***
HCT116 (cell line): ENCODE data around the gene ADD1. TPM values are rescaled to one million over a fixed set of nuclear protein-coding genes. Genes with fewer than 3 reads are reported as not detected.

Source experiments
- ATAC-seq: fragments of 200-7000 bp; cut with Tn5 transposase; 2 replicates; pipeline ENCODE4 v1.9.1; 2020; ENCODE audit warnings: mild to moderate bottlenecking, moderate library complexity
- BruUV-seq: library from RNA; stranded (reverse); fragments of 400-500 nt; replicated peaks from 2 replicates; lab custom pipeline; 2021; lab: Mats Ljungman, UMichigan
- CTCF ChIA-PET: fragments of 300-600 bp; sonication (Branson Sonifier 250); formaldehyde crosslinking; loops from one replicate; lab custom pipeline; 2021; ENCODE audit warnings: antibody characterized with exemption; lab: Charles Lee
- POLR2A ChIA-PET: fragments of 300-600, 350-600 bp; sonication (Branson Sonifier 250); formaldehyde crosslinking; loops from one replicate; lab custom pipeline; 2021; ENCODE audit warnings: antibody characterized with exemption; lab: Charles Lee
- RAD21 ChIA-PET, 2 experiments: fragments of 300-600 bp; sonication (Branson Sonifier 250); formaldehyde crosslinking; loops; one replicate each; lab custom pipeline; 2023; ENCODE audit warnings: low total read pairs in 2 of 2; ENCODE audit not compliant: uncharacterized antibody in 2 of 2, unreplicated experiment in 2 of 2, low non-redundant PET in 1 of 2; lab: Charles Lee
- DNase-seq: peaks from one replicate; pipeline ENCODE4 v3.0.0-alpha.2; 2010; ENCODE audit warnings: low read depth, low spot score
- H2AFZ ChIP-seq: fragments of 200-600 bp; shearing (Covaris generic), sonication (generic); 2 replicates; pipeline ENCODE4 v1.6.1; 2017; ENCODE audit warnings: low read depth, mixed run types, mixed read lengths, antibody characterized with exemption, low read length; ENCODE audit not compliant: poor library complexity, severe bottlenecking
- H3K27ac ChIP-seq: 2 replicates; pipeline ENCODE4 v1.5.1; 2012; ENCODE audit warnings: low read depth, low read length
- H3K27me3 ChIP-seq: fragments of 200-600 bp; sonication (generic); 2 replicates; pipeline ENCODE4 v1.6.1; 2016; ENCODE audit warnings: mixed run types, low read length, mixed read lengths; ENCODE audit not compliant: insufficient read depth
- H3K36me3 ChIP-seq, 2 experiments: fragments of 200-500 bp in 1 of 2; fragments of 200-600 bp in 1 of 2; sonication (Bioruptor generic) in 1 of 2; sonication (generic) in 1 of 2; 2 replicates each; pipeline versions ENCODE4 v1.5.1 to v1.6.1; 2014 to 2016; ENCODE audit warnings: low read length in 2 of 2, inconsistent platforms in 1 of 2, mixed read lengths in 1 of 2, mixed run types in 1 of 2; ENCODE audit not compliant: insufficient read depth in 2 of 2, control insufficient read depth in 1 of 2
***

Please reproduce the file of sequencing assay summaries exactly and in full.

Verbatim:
HCT116 (cell line): ENCODE data around the gene ADD1. TPM values are rescaled to one million over a fixed set of nuclear protein-coding genes. Genes with fewer than 3 reads are reported as not detected.

Source experiments
- ATAC-seq: fragments of 200-7000 bp; cut with Tn5 transposase; 2 replicates; pipeline ENCODE4 v1.9.1; 2020; ENCODE audit warnings: mild to moderate bottlenecking, moderate library complexity
- BruUV-seq: library from RNA; stranded (reverse); fragments of 400-500 nt; replicated peaks from 2 replicates; lab custom pipeline; 2021; lab: Mats Ljungman, UMichigan
- CTCF ChIA-PET: fragments of 300-600 bp; sonication (Branson Sonifier 250); formaldehyde crosslinking; loops from one replicate; lab custom pipeline; 2021; ENCODE audit warnings: antibody characterized with exemption; lab: Charles Lee
- POLR2A ChIA-PET: fragments of 300-600, 350-600 bp; sonication (Branson Sonifier 250); formaldehyde crosslinking; loops from one replicate; lab custom pipeline; 2021; ENCODE audit warnings: antibody characterized with exemption; lab: Charles Lee
- RAD21 ChIA-PET, 2 experiments: fragments of 300-600 bp; sonication (Branson Sonifier 250); formaldehyde crosslinking; loops; one replicate each; lab custom pipeline; 2023; ENCODE audit warnings: low total read pairs in 2 of 2; ENCODE audit not compliant: uncharacterized antibody in 2 of 2, unreplicated experiment in 2 of 2, low non-redundant PET in 1 of 2; lab: Charles Lee
- DNase-seq: peaks from one replicate; pipeline ENCODE4 v3.0.0-alpha.2; 2010; ENCODE audit warnings: low read depth, low spot score
- H2AFZ ChIP-seq: fragments of 200-600 bp; shearing (Covaris generic), sonication (generic); 2 replicates; pipeline ENCODE4 v1.6.1; 2017; ENCODE audit warnings: low read depth, mixed run types, mixed read lengths, antibody characterized with exemption, low read length; ENCODE audit not compliant: poor library complexity, severe bottlenecking
- H3K27ac ChIP-seq: 2 replicates; pipeline ENCODE4 v1.5.1; 2012; ENCODE audit warnings: low read depth, low read length
- H3K27me3 ChIP-seq: fragments of 200-600 bp; sonication (generic); 2 replicates; pipeline ENCODE4 v1.6.1; 2016; ENCODE audit warnings: mixed run types, low read length, mixed read lengths; ENCODE audit not compliant: insufficient read depth
- H3K36me3 ChIP-seq, 2 experiments: fragments of 200-500 bp in 1 of 2; fragments of 200-600 bp in 1 of 2; sonication (Bioruptor generic) in 1 of 2; sonication (generic) in 1 of 2; 2 replicates each; pipeline versions ENCODE4 v1.5.1 to v1.6.1; 2014 to 2016; ENCODE audit warnings: low read length in 2 of 2, inconsistent platforms in 1 of 2, mixed read lengths in 1 of 2, mixed run types in 1 of 2; ENCODE audit not compliant: insufficient read depth in 2 of 2, control insufficient read depth in 1 of 2